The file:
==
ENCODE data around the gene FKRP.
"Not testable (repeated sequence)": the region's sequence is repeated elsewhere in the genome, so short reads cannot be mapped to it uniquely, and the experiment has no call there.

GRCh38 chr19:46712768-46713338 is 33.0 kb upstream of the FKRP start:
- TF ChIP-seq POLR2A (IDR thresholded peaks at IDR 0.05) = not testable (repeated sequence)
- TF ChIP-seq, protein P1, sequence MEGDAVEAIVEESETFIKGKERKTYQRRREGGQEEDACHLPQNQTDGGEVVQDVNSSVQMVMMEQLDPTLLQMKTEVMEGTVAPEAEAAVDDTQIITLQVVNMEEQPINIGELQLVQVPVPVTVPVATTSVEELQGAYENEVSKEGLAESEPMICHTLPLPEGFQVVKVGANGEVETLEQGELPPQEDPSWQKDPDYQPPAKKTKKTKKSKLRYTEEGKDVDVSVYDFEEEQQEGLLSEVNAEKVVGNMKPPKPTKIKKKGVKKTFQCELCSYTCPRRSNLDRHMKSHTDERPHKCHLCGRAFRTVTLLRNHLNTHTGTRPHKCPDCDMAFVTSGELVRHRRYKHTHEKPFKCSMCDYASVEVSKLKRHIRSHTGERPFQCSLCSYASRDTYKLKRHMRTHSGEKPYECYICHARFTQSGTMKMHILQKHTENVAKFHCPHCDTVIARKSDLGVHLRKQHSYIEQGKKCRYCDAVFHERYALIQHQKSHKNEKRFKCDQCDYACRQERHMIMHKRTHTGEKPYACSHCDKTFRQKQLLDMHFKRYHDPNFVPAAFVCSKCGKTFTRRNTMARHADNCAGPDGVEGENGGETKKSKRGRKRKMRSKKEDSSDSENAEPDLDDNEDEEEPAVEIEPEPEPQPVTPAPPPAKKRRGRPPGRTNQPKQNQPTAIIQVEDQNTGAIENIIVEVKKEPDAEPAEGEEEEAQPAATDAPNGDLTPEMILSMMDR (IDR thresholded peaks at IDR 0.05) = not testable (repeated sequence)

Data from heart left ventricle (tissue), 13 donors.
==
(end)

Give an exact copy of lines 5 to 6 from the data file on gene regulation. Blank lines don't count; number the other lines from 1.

- TF ChIP-seq, protein P1, sequence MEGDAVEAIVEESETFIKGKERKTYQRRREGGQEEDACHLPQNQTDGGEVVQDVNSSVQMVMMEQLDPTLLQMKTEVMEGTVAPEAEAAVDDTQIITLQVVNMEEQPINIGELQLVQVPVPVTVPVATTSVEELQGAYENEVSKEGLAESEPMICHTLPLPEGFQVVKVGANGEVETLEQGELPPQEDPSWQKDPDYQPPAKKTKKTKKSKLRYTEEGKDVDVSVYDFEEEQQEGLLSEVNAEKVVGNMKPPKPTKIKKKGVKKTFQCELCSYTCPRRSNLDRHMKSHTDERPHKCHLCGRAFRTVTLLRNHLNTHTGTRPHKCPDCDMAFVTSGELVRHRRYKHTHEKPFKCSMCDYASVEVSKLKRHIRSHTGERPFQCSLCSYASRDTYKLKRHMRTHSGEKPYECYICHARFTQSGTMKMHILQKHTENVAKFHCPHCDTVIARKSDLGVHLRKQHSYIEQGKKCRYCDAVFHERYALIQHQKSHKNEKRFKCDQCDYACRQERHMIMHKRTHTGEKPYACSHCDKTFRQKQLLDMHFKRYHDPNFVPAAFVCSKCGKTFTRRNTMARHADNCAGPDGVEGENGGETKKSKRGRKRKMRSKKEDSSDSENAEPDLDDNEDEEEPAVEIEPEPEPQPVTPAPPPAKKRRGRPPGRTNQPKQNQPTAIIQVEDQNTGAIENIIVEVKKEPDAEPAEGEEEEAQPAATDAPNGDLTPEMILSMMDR (IDR thresholded peaks at IDR 0.05) = not testable (repeated sequence)

Data from heart left ventricle (tissue), 13 donors.